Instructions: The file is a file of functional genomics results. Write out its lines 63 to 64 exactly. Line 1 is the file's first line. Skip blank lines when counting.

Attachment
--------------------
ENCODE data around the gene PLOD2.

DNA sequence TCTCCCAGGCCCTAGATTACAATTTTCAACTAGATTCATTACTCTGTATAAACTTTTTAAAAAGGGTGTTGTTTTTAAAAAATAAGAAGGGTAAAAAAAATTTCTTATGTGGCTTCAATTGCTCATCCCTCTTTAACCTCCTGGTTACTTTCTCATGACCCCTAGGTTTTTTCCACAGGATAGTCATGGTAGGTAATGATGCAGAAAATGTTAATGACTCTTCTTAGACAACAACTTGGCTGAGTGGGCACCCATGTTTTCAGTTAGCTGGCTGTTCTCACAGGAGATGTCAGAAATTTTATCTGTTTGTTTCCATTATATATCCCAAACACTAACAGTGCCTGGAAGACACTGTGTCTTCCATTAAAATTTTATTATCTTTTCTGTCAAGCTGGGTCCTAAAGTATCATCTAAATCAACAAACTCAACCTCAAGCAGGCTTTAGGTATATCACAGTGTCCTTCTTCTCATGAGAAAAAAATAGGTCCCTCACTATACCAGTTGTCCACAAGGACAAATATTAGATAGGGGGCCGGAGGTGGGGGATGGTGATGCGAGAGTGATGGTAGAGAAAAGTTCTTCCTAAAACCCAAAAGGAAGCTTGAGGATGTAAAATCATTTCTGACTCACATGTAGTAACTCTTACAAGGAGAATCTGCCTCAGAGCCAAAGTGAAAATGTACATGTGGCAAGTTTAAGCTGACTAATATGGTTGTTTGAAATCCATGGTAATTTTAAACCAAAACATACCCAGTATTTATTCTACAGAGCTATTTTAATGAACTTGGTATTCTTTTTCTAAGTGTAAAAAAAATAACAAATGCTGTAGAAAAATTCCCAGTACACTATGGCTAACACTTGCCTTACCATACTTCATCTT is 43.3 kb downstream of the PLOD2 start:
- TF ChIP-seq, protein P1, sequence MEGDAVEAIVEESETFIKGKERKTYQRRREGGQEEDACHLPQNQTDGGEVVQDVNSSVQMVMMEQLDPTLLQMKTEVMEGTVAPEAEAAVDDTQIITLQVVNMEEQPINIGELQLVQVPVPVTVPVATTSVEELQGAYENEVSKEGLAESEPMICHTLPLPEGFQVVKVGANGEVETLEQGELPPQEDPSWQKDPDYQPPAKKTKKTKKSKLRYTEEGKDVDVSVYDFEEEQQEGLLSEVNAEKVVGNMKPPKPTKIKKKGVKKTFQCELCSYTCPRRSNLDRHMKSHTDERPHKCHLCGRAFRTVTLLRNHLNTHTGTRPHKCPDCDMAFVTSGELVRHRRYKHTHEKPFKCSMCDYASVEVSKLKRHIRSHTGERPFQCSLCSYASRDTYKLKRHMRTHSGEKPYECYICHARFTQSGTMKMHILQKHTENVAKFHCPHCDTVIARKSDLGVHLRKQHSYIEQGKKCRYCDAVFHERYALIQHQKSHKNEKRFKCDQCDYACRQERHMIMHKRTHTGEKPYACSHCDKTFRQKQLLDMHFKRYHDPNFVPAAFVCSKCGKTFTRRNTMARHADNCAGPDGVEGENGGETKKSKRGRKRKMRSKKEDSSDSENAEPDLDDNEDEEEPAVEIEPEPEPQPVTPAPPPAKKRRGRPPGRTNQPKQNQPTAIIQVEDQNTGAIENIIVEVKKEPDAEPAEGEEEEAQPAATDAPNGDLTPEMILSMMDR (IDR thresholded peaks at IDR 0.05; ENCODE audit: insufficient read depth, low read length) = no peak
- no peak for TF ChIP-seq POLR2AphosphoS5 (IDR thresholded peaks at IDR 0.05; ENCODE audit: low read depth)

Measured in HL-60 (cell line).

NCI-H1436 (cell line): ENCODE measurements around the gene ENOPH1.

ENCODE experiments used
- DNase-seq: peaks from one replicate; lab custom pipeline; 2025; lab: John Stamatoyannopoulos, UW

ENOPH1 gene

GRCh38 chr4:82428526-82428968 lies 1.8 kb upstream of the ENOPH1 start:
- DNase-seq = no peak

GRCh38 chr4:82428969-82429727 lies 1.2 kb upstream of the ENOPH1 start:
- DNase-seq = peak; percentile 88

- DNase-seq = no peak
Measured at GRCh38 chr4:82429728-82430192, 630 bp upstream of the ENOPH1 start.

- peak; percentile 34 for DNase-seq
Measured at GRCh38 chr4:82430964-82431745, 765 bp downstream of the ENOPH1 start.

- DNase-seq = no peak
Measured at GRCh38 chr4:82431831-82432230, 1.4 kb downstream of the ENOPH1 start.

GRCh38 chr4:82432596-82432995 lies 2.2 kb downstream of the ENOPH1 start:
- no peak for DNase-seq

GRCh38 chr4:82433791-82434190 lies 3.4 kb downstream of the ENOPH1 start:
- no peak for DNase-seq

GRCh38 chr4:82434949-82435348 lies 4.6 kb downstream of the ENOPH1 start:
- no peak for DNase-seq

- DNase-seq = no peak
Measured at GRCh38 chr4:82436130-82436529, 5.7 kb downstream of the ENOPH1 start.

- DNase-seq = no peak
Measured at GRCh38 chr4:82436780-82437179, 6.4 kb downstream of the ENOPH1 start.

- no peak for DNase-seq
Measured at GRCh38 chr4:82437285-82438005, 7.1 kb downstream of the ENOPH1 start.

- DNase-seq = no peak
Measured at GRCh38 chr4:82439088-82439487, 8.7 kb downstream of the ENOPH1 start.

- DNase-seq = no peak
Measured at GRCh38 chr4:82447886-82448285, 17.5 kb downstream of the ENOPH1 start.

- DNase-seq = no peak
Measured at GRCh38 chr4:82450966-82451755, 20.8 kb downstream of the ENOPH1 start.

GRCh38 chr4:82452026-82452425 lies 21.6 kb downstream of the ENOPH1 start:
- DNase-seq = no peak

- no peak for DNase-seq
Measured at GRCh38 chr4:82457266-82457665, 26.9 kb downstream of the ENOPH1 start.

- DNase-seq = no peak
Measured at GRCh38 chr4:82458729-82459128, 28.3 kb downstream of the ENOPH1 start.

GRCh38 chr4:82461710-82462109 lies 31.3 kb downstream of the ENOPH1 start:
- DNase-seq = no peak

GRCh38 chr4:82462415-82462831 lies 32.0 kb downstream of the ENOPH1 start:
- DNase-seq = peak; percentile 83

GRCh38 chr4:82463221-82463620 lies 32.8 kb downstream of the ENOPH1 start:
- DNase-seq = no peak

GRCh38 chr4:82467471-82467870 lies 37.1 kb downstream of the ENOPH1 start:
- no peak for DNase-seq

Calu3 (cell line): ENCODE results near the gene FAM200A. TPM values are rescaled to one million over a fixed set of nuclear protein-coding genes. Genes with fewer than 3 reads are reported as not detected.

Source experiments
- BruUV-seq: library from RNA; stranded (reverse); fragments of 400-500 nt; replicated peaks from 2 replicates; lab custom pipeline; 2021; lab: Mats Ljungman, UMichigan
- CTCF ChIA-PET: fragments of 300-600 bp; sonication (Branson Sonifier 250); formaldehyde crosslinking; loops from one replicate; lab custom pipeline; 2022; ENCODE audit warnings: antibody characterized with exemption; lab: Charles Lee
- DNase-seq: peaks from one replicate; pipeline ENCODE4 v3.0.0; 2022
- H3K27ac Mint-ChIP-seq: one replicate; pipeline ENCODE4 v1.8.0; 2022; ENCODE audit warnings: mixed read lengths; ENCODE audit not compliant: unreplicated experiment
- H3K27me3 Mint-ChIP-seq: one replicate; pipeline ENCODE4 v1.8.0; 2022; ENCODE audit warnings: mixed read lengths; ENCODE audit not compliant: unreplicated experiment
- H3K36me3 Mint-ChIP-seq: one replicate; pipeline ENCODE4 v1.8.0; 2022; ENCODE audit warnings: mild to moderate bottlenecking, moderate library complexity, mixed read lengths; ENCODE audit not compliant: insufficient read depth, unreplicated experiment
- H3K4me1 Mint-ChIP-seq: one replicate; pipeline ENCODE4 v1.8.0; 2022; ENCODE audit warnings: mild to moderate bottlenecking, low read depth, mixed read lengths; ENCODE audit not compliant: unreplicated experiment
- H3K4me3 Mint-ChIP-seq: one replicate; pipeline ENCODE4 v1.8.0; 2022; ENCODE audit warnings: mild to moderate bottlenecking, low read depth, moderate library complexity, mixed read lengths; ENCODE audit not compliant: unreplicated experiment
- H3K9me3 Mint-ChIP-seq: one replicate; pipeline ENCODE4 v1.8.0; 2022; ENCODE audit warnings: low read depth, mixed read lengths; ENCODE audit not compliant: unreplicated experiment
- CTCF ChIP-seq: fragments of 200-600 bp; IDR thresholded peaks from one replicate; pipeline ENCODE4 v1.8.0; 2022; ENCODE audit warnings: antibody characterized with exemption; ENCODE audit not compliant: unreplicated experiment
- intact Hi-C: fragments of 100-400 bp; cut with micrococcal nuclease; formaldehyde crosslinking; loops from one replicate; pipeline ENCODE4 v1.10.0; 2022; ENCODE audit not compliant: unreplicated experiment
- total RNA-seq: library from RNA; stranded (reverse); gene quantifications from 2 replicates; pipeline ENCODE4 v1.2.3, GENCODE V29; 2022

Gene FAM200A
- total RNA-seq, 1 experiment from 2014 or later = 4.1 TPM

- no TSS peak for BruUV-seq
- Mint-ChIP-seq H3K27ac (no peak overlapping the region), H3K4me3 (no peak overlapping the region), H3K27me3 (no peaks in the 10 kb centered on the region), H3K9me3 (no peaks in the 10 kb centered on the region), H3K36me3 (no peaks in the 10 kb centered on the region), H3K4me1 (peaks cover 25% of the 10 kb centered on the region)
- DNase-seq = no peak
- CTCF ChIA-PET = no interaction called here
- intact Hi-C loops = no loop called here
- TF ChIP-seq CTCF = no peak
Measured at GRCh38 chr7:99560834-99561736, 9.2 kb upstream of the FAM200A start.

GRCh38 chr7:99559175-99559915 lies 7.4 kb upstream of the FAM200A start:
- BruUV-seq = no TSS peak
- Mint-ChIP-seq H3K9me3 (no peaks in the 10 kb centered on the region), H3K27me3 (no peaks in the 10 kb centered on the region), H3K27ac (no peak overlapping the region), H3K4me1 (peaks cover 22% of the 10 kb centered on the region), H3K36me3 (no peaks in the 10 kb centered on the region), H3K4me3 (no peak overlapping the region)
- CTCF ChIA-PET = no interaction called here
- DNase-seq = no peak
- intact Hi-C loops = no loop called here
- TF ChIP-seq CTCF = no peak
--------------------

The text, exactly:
- CTCF ChIP-seq: fragments of 200-600 bp; IDR thresholded peaks from one replicate; pipeline ENCODE4 v1.8.0; 2022; ENCODE audit warnings: antibody characterized with exemption; ENCODE audit not compliant: unreplicated experiment
- intact Hi-C: fragments of 100-400 bp; cut with micrococcal nuclease; formaldehyde crosslinking; loops from one replicate; pipeline ENCODE4 v1.10.0; 2022; ENCODE audit not compliant: unreplicated experiment